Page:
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PostPosted: Wed May 20, 2015 11:09 am 
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Joined: Thu Nov 20, 2014 8:25 pm
Posts: 30
Thanks for the reply. I was thinking of making an ebony bridge but I got reccomendations, in an earlier post, that maple is stronger and less likely to break than ebony. I asked about ebony and the metal rod because I thought the ebony would be much less likely to break because of the metal rod. Any thoughts on that supposition?

Thanks,
henrylrjr


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PostPosted: Wed May 20, 2015 11:29 am 
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Joined: Fri Aug 01, 2014 10:31 pm
Posts: 85
henrylrjr wrote:
Thanks for the reply. I was thinking of making an ebony bridge but I got reccomendations, in an earlier post, that maple is stronger and less likely to break than ebony. I asked about ebony and the metal rod because I thought the ebony would be much less likely to break because of the metal rod. Any thoughts on that supposition?

Thanks,
henrylrjr


Again, just a surmisal, but I'd think the metal rod would prevent *anything* from cracking what's under it; the rod spreads the tension so that any one string isn't directly cutting down into the wood.

Tom M.


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PostPosted: Mon Sep 14, 2015 5:42 pm 
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Joined: Thu Sep 08, 2011 8:33 am
Posts: 300
Which is the strongest edge of the zither?

The "top" edge, curved, and composed of multiple parts with multiple glue joints?

or the "bottom" or griffgrett edge, which (looking at this rendering) looks like something a Roman aqueduct engineer would put together ?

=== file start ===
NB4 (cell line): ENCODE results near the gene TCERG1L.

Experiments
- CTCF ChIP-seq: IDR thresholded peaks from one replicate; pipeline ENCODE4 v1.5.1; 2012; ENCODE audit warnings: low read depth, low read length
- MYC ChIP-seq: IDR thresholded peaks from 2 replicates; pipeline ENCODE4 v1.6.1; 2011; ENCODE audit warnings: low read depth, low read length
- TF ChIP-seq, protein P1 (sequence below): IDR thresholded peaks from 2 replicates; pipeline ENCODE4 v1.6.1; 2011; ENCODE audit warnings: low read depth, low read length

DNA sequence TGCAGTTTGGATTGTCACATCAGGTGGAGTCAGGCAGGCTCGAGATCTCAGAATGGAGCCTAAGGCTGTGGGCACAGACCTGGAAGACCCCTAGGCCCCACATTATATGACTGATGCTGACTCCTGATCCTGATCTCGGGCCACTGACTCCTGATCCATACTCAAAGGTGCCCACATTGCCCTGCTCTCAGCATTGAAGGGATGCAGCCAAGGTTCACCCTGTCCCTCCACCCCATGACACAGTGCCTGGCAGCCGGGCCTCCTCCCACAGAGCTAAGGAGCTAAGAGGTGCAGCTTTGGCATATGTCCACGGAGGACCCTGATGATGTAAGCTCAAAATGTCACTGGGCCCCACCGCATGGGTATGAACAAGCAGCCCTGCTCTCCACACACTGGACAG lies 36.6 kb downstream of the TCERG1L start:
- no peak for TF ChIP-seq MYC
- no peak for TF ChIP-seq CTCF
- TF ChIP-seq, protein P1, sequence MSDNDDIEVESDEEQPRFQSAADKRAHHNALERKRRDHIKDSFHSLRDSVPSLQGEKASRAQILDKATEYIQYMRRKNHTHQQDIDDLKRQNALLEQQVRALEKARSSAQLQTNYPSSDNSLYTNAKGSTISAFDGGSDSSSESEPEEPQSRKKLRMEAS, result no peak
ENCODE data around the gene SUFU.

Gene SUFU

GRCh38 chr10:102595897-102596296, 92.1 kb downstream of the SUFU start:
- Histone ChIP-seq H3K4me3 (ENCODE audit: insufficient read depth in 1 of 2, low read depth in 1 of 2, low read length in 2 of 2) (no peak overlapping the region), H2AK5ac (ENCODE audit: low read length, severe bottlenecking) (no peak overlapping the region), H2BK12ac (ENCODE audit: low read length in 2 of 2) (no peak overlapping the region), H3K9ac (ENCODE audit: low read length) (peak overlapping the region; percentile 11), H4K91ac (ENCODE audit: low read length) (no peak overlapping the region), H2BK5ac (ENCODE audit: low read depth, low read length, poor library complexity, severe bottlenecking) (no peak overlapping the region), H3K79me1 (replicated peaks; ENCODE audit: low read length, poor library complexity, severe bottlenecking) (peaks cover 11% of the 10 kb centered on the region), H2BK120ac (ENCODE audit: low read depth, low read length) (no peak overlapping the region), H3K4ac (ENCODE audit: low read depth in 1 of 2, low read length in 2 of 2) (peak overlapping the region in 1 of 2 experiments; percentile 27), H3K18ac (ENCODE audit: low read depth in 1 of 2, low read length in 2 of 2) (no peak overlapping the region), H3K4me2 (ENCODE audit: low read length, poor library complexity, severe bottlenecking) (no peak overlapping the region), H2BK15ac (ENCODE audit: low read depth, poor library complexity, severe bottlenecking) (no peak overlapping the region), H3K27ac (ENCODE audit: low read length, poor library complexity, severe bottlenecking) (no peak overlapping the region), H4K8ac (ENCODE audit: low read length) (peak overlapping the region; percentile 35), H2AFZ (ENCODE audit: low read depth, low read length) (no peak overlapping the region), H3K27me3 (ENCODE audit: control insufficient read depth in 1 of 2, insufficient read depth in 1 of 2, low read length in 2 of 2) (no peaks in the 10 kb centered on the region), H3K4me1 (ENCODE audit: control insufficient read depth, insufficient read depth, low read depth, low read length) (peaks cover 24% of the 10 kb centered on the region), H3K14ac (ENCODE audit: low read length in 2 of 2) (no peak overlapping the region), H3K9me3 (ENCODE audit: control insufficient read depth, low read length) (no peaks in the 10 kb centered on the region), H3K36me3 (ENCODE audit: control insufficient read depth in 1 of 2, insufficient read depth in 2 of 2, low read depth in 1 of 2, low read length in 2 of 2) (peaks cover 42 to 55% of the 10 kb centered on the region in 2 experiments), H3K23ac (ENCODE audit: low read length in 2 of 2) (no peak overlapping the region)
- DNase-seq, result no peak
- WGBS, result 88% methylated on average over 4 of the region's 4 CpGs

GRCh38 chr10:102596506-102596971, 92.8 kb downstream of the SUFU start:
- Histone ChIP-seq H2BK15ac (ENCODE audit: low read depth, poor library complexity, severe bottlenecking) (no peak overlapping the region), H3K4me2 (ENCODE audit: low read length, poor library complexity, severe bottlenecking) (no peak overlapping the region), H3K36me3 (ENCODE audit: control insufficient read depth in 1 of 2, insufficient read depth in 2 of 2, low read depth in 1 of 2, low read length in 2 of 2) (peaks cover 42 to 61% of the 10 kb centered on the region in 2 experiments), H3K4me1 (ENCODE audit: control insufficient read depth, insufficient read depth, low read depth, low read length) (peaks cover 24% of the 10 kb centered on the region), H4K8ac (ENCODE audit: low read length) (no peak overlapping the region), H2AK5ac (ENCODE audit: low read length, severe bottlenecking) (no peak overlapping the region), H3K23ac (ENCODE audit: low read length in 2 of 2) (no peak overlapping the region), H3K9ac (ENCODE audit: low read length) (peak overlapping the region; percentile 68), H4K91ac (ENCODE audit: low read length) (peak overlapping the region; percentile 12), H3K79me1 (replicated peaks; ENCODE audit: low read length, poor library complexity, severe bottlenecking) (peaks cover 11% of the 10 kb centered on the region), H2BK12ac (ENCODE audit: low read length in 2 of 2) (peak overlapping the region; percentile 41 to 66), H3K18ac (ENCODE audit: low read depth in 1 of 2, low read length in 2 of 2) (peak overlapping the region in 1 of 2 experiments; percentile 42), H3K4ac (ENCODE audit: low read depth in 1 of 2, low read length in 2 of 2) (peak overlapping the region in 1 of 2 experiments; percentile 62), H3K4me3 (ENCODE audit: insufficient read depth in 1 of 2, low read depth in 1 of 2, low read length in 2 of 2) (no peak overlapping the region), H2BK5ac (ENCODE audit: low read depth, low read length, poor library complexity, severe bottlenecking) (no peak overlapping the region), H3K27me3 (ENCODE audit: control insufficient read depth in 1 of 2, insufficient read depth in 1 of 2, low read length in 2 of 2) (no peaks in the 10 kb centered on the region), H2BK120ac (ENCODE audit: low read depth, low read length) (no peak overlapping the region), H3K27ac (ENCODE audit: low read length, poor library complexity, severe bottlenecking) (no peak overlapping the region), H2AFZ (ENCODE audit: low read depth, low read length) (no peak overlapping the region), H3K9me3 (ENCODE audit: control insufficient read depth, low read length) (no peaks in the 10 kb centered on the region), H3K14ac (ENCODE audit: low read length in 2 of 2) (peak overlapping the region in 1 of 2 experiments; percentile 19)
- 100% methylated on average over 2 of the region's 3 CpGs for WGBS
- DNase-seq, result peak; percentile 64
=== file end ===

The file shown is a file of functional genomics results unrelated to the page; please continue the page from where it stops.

Why is it then, that zither case builders traditionally put the top (apparently more) fragile part of the instrument at the bottom of the case, which is (intuitively) subject to more shock?

This logic issue came up while building a case for the F Seith. Asking some local experts drew the look as to ...that's just the way it's always been done....hmmmmmm

The griff edge of the instrument, in the case being built, may just end up on on bottom, away from the carrying handle....not as pretty when one opens the case, but potentially more able to withstand the shock of travelling in Wisconsin in winter.

Rudi


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PostPosted: Wed Sep 16, 2015 8:24 am 
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Joined: Sun Jul 06, 2014 11:50 am
Posts: 85
Ebony is indeed quite dense and very capable of excellent sound transference. The biggest drawback for ebony is its tendency to check and crack and it doesn't do that well under pressure. Plucked instruments work very differently from bowed ones. On a pucked instrument you really need a very hard singing edge for the string to vibate from, thus the metal rod on the zither. Without the rod, the string digs into the wood and the sound is very dull and short-lived. Maple is most often used for zither bridges and when it is, it is dyed black and then finished over. My Meinel Sr. Perfekta zither has an ebony bridge which has survived quite well over all these years. My Meinel Jr. harfenzither has a maple or birch bridge and that has done equally well. As long as the bridge material is close grained and well cured, I haven't noticed much difference one zither to the next that could be attributed to bridge material alone. As many of you know, the situation with a violin is very different and a change in the bridge can make a huge difference in the quality and strength of the sound. Getting a great sound out of any instrument is a compromise of so many factors but for a zither I have found that the back is so important. It is, after all, the actual soundboard and the specs of the back make a huge difference, at least in my experience. Just my 2p.

Ken Bloom


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